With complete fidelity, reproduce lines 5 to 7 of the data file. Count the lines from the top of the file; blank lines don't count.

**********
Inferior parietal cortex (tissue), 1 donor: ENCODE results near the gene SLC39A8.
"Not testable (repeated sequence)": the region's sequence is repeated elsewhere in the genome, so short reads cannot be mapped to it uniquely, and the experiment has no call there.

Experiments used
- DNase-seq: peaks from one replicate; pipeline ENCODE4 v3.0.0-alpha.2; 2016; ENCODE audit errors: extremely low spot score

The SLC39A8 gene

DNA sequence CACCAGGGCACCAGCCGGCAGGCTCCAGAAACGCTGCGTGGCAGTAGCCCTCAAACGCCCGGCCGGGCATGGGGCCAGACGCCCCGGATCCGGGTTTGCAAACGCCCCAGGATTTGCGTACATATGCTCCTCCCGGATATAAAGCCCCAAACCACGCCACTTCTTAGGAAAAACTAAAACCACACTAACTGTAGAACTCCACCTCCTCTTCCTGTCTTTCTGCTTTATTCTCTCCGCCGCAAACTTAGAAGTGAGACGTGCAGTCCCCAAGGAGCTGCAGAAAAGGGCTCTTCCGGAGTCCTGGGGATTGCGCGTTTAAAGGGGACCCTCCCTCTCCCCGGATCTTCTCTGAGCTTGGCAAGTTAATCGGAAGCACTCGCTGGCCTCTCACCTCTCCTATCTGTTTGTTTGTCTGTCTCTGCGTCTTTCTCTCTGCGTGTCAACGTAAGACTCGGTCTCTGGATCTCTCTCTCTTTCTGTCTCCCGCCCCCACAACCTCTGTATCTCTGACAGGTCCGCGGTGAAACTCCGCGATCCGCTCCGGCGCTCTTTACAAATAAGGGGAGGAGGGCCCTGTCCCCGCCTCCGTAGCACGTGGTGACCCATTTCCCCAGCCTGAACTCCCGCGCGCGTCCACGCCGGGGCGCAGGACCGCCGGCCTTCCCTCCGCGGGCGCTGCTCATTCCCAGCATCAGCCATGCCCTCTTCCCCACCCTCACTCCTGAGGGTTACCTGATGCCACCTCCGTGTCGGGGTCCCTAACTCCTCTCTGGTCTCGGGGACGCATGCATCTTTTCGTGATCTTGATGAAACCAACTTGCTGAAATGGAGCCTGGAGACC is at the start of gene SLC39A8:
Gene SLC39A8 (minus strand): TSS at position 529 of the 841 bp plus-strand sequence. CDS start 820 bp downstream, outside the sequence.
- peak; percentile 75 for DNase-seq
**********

The SLC39A8 gene

DNA sequence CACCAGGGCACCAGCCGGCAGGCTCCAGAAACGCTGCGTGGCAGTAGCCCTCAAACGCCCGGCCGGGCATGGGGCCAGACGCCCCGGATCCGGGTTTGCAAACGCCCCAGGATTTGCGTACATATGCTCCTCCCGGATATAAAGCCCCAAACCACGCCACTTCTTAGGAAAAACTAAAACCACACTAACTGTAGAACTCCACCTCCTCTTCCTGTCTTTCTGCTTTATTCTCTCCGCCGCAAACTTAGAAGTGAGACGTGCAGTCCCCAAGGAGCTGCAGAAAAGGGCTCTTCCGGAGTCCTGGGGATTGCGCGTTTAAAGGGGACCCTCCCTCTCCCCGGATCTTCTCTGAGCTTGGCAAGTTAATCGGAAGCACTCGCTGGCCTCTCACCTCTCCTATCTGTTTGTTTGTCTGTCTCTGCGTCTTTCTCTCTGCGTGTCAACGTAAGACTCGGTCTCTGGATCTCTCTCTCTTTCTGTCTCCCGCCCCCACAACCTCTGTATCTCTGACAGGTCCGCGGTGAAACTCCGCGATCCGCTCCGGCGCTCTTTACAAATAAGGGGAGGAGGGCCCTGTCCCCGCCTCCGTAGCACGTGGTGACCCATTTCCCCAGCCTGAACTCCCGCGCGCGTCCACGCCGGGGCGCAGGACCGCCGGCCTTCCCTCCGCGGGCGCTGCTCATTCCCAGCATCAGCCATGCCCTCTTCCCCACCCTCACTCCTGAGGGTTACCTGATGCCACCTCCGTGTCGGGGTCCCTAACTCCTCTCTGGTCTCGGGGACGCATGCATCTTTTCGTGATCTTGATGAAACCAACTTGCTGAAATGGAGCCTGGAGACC is at the start of gene SLC39A8:
Gene SLC39A8 (minus strand): TSS at position 529 of the 841 bp plus-strand sequence. CDS start 820 bp downstream, outside the sequence.